Uncover [UNTOLD STORY] To Celebrate May Day Across The Globe – It will Give You Goose-Bump

“May Day” – hardly a person can be found who has not heard of May Day. When it is May Day, it is celebrated sometime between 1st May to 31st May. Though, there are a few more to discover when you are really eager to know unknown facts about May Day.

“May Day” is a holiday, and it is celebrated for different reasons in different parts of the globe. There is no exact reason to specify why May Day is celebrated, but lots more are here to discover. Before getting started we need to know when May Day is actually celebrated.

1st May is known as May Day.

Why is May Day celebrated Across the Globe?

From time-honored customs to workers’ day celebrations, May Day signifies many themes, rustic culture, and historical incidents. Let us not waste time and dig into the May Day facts one by one,

  1. Beltane or The Fire of Bel

The festival is deep-rooted back into the Dark Ages. It was celebrated with devotion and rituals in Ireland and Scotland as Beltane and also known as a Celtic spring festival.  The day was the celebration to welcome a new season every year by ancient people.

1st day of May was considered as the beginning of the summer season.

Beltane or The Fire of Bel

People celebrated the day with bonfires. They lit up bonfires and pray to protect harvests as well as cattle from an evil eye. Along with bonfire, they arranged a large feast to celebrate the first day of summer. The day is celebrated with color, devotion, and enthusiasm until today in the twenty-first century.

  1. Walpurgis Night Celebration

May Day is celebrated in Germany, Finland, and Sweden in a different style. It is celebrated as Walpurgis Night with Saint. A feast is arranged grandly, and all the young women take part in the feast and they dance and being kissed. It is a night when the witches wait for the arrival of spring.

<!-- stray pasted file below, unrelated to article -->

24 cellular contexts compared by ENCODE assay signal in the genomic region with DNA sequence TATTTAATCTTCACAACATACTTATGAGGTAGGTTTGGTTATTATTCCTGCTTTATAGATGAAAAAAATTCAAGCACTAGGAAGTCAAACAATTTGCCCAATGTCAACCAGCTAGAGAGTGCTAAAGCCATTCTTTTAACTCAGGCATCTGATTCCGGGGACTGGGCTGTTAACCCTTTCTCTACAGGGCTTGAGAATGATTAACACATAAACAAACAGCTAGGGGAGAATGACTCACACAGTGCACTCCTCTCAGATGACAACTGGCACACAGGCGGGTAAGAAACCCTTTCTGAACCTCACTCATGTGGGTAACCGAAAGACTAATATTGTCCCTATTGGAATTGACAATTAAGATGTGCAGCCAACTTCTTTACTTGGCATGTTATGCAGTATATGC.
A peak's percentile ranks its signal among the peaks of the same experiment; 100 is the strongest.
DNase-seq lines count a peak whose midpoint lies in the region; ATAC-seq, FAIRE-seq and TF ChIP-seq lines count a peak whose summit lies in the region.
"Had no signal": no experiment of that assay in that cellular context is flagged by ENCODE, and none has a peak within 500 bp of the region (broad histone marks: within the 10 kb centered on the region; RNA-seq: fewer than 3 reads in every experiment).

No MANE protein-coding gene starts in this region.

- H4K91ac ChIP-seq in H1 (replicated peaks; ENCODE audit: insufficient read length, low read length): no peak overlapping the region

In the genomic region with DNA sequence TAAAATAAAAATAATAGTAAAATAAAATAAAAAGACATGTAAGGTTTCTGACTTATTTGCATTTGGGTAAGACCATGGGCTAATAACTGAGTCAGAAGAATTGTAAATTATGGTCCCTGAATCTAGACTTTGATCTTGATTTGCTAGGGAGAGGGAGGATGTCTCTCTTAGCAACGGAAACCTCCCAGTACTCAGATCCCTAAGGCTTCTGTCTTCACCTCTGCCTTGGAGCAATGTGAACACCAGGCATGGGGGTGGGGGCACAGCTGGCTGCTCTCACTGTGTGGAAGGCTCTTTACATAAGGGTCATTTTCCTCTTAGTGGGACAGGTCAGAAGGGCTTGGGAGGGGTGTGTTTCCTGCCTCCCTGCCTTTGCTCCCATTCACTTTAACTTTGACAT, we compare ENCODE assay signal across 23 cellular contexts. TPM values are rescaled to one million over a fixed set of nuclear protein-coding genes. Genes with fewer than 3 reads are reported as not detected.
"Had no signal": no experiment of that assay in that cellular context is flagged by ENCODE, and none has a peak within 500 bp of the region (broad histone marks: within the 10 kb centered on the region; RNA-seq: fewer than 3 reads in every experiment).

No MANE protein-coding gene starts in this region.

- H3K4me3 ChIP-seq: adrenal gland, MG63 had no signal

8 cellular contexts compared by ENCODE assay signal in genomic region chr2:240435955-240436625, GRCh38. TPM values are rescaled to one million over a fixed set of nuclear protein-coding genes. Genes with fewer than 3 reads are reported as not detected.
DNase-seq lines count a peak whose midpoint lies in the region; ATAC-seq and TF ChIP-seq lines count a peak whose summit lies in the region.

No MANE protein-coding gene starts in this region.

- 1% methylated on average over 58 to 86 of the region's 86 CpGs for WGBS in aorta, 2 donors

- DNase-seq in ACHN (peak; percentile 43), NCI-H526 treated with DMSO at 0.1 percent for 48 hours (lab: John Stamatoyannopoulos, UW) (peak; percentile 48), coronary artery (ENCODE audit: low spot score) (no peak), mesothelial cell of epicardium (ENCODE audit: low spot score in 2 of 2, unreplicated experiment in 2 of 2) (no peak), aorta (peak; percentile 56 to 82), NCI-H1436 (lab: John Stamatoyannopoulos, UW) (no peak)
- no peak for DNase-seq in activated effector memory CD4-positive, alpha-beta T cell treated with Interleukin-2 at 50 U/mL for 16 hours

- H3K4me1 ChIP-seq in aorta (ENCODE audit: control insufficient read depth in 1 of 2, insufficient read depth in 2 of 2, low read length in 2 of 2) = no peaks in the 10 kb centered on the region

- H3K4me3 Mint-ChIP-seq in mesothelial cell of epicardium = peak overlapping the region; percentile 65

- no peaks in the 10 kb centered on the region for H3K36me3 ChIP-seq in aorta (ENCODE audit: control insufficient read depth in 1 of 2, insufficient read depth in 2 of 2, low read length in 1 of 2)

1. Roman Floral Celebration

Roman Floral Celebration

Romans celebrate the day as Flora festival. Flora signifies the deity of flowers, and the festival is celebrated to welcome “The Summer” at the end of April in every year.

  1. Maypole Festival

Back in early centuries, the May Day was celebrated as Maypole. Maypole is synonymous of the May Day. According to Pagan customary, young trees were cut down on this occasion and jammed in the ground as the symbol of summer surfacing. Afterward, men and women danced together to surround the maypole. All men and women dressed colorfully with a flower made ornaments. Especially, men danced wearing bright and colorful dresses. Though, the dress-code varied country to country. During the dance, a person appeared as “May Queen” or a “Green Man” (Jack in the Green) and it was the personification or manifestation of spring. The Green Man or Jack was considered as the relic form of trees that were worshipped by ancestors in ancient time.

  1. 3-Day Bank Holiday

In a specific part of the globe (in Britain), May Day is celebrated with three days consecutive bank holiday.

  1. International Workers’ Day

One thing to remember that May Day (1st Day of May) is not all about fun, happiness, and dancing around with colorful ribbons. The day signifies an event of world history the International Workers’ Day. It is also known as International Labour Day. In Russia, Cuba, North Korea, and the Republic of China the day is celebrated as the same, and it is an official national holiday.

A Few Facts Related to International Workers’ Day: